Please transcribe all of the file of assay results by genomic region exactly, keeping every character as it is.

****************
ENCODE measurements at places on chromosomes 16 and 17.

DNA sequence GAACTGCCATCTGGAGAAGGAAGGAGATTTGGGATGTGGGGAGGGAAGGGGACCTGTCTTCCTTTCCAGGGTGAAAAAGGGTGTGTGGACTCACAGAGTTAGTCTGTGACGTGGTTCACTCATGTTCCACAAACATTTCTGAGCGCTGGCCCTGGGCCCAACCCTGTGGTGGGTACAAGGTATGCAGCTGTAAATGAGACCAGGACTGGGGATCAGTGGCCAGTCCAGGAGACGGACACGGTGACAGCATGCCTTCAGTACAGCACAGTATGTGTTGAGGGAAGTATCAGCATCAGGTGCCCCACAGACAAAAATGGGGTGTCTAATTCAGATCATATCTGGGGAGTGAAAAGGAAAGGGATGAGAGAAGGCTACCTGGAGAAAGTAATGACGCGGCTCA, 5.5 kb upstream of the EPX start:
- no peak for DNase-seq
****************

ENCODE measurements at places on chromosomes 16 and 17.

DNA sequence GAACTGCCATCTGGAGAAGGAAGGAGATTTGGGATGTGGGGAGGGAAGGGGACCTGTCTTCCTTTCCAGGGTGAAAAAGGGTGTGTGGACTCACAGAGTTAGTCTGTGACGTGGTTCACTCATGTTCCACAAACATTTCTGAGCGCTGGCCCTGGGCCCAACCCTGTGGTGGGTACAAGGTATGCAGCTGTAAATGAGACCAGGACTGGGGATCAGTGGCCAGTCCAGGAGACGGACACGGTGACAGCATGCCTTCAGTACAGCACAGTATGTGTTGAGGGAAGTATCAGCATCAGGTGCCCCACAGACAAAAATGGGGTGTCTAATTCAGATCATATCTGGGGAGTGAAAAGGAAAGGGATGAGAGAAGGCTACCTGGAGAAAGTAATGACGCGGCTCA, 5.5 kb upstream of the EPX start:
- no peak for DNase-seq